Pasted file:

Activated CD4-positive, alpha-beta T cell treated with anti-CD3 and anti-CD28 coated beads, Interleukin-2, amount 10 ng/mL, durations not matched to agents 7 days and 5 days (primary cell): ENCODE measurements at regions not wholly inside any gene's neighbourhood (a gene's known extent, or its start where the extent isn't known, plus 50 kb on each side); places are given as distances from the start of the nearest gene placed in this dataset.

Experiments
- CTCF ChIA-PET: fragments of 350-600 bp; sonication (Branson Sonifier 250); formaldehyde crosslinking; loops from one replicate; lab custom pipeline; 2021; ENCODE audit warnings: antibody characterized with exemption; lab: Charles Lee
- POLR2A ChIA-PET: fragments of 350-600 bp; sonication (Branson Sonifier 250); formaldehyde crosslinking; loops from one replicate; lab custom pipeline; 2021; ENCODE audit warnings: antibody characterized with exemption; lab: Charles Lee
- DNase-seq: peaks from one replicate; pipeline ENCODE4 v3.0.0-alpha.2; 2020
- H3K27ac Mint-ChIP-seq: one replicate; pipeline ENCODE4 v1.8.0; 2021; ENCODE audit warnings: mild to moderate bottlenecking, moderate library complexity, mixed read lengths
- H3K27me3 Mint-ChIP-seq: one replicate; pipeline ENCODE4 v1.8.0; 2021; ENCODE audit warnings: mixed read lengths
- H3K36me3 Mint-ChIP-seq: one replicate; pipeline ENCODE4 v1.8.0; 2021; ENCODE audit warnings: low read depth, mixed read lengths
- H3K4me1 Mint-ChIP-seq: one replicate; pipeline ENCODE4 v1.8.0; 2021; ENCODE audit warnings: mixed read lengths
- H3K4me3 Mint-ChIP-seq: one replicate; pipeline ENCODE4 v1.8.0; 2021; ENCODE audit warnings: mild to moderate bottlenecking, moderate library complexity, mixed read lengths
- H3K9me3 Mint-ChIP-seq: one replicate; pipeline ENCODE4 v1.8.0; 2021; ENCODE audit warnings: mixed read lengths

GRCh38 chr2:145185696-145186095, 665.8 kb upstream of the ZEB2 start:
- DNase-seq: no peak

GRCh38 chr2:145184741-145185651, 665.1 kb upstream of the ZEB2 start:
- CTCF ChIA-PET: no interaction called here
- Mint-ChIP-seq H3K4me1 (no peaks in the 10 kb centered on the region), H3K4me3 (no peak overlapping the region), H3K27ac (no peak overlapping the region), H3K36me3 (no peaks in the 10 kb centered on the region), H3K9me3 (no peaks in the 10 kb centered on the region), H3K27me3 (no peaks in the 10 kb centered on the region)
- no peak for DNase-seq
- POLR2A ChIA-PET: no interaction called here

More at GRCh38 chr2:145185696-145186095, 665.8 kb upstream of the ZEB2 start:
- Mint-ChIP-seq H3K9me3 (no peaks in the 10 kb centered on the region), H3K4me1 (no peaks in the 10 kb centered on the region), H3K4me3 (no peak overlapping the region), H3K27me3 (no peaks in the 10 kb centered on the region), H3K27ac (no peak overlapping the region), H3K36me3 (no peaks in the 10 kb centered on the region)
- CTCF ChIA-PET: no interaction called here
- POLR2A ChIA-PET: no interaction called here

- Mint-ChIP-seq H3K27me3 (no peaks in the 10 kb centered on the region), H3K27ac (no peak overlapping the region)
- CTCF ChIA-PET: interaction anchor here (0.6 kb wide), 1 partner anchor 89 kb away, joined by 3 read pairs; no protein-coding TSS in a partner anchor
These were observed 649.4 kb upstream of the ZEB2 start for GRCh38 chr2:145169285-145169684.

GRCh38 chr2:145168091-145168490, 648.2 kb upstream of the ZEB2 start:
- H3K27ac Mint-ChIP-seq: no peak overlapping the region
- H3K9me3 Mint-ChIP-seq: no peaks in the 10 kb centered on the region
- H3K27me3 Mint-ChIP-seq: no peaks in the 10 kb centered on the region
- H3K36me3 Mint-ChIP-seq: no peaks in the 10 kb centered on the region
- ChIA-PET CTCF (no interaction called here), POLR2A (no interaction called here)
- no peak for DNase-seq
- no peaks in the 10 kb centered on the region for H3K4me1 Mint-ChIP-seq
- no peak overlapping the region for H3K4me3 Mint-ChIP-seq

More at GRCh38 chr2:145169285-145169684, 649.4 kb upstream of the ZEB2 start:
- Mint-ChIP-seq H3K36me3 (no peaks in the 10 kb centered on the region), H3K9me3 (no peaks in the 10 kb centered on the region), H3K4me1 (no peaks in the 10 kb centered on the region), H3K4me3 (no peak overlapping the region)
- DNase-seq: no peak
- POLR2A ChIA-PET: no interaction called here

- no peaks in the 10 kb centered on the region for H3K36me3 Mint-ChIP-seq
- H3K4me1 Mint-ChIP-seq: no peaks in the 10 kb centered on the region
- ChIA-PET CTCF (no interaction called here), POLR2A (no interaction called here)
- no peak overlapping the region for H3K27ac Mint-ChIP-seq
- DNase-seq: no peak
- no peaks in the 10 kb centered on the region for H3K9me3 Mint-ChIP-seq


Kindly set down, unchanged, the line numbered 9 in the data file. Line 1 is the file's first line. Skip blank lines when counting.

- H3K4me1 Mint-ChIP-seq: one replicate; pipeline ENCODE4 v1.8.0; 2021; ENCODE audit warnings: mixed read lengths